This article is copyright 1998 by Antonio J. García and originally was published in the American Orff-Schulwerk Association Orff Echo, Vol. 30, No. 3, Spring 1998. It is used by permission of the author and, as needed, the publication. Some text variations may occur between the print version and that below, and data was current as of the publication date. All international rights remain reserved; it is not for further reproduction without written consent.

The Joys of Jazz: A Resource for Orff Educators

by Antonio J. García

Chances are you're not reading this with the aim of becoming a jazz musician. Instead, you'd like to be familiar enough with the concepts of jazz–especially improvisation and rhythms–that you can employ jazz-related techniques in your Orff sessions. If you agree with the AOSA that "learning about music–learning to sing and play, to hear and understand, to move and create–should be an active and joyful experience," then jazz is a genre you should explore for your work.

My primary interaction with Orff instruments has been within continuing education workshops I have presented for music therapists at the state, regional, and national levels: we focus on practical uses of blues lyrics and melodies, modal chord progressions, and swing and Latino rhythms as vehicles to assist clients. But I also involve Orff in jazz workshops I lead for children; and as you might guess, they take to improvisation and rhythmic exploration with more energy and less inhibition than any adults!

Where, then, can Orff practitioners turn for resources that can broaden their knowledge of jazz?

Reference Books/Catalogs

An increasing number of jazz-educational resources are available each year. The following provide such an overview that an Orff educator possessing all four may have more annotated jazz information at hand than the nearest jazz educator might:

Teaching Jazz: A Course of Study (ISBN 1-56545-102-3) was developed by the Curriculum Committee of the International Association of Jazz Educators (IAJE) and published in October 1996 by the Music Educators National Conference (MENC) for the expressed purpose of gathering into one book as comprehensive a look at instructional approaches and resources as possible in such a concise and inexpensive text. Over a six-year period, fifty individuals from five countries volunteered to contribute to the 88 pages of information within the guide. Of particular use will be the "Jazz in General Music" chapter pertaining to the very young; the "Scope and Sequence of Instruction" grid which summarizes an approach to jazz instruction through six levels of experience–plus the "Teaching Recommendations and Suggestions" that follow it; and "Resources for Jazz Education" listing books, recordings, journals, web resources, and more.

Teaching Jazz is available for $14.60/MENC members, $18.25/non-members, by calling MENC at 800/828-0229, faxing 888/275-MENC, or writing 1806 Robert Fulton Drive, Reston, VA 20191-4348.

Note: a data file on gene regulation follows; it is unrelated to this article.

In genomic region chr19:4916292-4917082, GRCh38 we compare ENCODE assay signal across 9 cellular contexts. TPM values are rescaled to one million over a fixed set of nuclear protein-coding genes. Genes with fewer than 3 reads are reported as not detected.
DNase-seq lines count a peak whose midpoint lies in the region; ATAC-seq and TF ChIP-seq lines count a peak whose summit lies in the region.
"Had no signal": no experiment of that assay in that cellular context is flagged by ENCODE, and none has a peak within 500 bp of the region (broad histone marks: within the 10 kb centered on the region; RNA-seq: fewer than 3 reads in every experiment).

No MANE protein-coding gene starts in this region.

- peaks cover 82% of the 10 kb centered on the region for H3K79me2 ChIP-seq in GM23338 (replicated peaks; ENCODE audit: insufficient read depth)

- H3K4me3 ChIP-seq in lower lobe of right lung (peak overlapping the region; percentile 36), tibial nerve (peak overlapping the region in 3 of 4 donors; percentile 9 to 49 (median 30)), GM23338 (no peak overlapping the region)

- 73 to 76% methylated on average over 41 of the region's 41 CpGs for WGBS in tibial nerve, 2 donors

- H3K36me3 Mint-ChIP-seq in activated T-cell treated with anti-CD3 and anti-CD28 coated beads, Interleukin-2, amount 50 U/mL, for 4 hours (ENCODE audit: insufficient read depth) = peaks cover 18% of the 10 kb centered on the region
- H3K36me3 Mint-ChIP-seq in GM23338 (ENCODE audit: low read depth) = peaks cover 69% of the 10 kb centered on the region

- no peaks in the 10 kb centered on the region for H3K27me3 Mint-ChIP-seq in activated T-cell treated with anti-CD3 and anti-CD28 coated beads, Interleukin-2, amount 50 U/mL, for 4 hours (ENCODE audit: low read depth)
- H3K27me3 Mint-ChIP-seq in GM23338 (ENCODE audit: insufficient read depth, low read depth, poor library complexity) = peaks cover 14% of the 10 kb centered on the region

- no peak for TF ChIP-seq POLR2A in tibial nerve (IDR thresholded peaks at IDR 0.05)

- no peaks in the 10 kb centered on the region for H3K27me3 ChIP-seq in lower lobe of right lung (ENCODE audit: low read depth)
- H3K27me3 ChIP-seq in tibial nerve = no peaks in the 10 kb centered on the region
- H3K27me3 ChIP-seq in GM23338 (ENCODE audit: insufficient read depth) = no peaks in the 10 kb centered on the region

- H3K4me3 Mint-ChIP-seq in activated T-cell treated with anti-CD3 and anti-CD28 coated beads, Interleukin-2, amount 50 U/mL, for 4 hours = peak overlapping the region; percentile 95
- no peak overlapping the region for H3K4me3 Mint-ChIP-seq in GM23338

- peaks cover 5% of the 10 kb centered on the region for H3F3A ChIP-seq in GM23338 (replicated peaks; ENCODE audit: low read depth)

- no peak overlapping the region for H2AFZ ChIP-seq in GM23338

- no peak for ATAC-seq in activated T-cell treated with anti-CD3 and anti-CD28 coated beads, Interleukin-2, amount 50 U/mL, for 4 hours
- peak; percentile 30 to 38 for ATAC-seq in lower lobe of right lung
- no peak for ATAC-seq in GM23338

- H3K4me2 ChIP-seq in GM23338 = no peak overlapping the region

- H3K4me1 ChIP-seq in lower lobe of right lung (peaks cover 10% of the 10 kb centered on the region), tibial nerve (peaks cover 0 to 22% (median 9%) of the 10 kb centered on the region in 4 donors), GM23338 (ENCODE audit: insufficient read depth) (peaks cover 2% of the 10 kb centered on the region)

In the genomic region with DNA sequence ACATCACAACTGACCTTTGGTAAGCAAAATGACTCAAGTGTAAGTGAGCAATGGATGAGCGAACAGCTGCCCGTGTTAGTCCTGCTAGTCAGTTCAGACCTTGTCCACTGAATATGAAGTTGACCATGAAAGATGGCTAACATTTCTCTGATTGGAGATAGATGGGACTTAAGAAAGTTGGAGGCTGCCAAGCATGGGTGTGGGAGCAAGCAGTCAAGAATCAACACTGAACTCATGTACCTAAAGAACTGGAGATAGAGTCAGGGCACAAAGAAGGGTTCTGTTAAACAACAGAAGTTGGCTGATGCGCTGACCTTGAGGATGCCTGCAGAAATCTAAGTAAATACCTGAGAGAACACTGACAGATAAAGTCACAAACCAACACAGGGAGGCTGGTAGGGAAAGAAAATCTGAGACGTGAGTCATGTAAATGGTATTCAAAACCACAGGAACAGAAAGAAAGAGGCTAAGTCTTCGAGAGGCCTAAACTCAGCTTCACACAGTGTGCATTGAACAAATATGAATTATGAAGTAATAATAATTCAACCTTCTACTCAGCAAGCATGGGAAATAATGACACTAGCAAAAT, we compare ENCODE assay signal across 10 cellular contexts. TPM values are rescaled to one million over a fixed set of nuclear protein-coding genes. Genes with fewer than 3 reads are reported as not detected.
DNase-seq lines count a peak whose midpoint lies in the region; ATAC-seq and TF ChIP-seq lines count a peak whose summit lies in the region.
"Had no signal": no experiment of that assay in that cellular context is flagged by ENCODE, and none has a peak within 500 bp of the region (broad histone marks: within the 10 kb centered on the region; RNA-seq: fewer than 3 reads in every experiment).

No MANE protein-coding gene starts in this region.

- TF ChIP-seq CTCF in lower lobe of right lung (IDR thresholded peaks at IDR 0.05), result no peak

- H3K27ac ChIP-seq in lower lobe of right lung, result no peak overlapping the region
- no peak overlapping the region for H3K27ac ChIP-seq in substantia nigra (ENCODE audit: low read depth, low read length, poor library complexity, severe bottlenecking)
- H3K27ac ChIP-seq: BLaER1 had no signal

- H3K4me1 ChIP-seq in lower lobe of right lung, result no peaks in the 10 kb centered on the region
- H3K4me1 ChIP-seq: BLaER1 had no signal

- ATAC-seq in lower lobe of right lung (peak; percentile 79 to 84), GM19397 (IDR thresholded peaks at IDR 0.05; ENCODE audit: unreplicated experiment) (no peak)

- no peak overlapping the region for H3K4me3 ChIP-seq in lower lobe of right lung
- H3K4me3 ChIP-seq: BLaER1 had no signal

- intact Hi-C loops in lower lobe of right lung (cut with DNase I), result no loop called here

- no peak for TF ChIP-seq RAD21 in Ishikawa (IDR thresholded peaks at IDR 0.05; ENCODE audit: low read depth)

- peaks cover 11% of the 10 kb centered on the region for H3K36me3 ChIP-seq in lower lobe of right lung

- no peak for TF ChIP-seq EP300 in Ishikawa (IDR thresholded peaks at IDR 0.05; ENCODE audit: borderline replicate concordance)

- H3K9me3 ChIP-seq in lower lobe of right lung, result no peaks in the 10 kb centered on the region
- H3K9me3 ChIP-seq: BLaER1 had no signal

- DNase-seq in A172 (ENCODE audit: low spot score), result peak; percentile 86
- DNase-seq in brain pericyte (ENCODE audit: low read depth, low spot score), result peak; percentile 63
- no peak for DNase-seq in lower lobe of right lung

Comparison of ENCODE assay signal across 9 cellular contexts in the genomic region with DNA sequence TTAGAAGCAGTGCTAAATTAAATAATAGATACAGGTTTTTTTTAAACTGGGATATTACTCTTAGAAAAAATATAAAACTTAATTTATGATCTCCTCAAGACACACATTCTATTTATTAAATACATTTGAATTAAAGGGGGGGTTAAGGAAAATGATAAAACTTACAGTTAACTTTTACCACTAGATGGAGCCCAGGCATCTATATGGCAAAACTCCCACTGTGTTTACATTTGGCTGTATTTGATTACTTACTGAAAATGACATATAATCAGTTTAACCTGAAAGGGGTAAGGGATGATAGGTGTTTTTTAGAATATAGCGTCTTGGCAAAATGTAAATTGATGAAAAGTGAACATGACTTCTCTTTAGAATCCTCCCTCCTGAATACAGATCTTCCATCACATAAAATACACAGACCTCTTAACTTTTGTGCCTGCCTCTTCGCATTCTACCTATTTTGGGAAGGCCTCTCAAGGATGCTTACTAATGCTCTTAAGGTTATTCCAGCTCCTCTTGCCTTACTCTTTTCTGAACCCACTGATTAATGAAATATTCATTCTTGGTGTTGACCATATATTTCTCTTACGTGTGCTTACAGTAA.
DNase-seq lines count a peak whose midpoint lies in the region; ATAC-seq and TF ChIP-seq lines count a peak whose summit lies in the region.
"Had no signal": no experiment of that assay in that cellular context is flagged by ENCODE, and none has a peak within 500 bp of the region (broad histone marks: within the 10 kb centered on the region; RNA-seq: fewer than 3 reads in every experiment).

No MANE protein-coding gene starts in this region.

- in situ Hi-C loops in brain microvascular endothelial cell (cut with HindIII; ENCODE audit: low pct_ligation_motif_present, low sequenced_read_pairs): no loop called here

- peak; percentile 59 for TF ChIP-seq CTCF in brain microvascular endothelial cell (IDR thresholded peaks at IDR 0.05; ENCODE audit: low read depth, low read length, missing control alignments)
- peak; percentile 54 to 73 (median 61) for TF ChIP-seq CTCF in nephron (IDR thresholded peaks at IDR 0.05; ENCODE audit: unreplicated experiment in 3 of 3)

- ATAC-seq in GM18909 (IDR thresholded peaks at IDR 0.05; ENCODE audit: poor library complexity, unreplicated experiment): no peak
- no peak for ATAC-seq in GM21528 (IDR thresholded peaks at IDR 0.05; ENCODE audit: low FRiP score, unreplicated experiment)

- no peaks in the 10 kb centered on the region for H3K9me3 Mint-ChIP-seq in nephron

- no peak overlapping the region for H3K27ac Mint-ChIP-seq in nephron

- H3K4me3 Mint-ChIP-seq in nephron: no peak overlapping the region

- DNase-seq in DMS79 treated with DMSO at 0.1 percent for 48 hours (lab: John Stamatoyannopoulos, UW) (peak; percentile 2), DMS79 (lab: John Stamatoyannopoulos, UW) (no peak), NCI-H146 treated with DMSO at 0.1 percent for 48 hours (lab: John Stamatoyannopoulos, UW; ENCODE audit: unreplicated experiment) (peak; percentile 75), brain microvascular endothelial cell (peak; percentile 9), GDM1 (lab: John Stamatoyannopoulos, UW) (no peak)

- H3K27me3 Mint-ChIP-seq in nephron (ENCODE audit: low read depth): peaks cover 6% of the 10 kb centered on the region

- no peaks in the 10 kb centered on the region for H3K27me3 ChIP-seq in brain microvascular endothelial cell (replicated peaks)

Jamey Aebersold Jazz is a company dedicated to making jazz education resources readily available. Its free, 60+ page catalog is extremely organized in presenting listings of more than 70 "play-along" CDs/booklets (which provide recorded rhythm-section backgrounds), instructional books set by category; audio and video recordings; and more. In addition, Jamey sends with any order a copy of his complimentary Jazz Theory Handbook–an outstanding 45-page booklet which includes reference lists of chord/scale relationships, exercises, recommended recordings, and more. For the serious listener, his business runs the Double-Time Jazz record company as well.

Someone wanting to improve their ability to "comp" at the piano from chord symbols–or someone looking for a "play-along" recording of blues or Latin music–need only turn to the appropriate catalog page for ready resources. This outstanding, free reference should be on everyone's bookshelf and is available by calling 800/456-1388 or writing P.O. Box 1244, New Albany, IN 47151-1244.

• The DESCARGA catalog is to Latino music what Aebersold's Jazz Aids and Double-Time catalogs together are to jazz music: a one-stop shop for CDs, videos, texts, and other resources. DESCARGA means "jam session"; and the catalog is neatly jammed with Latino folk and pop music as well as jazz. For this $5.00, 200-page catalog, call DESCARGA at (718) 693-2966 or write 328 Flatbush Avenue, Suite 180, Brooklyn, NY 11238.

Survey of Teaching Materials for Jazz Improvisation is a compilation of over 700 reviews created by Dr. John Kuzmich, Jr. for the IAJE Jazz Educators Journal–including his remarks on numerous resources which focus on areas of jazz education beyond improvisation itself. The 75-page book is an incredible bargain at only $7.00 (+ $3.50 postage) through IAJE but is also available to MENC members for a mere $5.60 (see listing above).


Melody Maker by Marcia Dunscomb is simply the best "idea book" I have found for jazz activities that relate to children. She wrote the book with the intent of providing educators with accessible means to teach general music concepts to kids via jazz-related exercises on the piano; but most of the material can be easily adapted for a variety of age groups and appropriate intents, especially on Orff instruments. Excerpts can be found in the Teaching Jazz curriculum guide above (for which she served as a contributing author); and her ongoing dedication as IAJE's Children's Curriculum Interest Chair prompted my recommending that she author the accompanying article for you in this issue of The Orff Echo. She self-publishes this 61-page book for approximately $10 a copy; call 954/441-2330, fax 954/441-2316, or write 11605 Palmetto Way, Cooper City, FL 33026.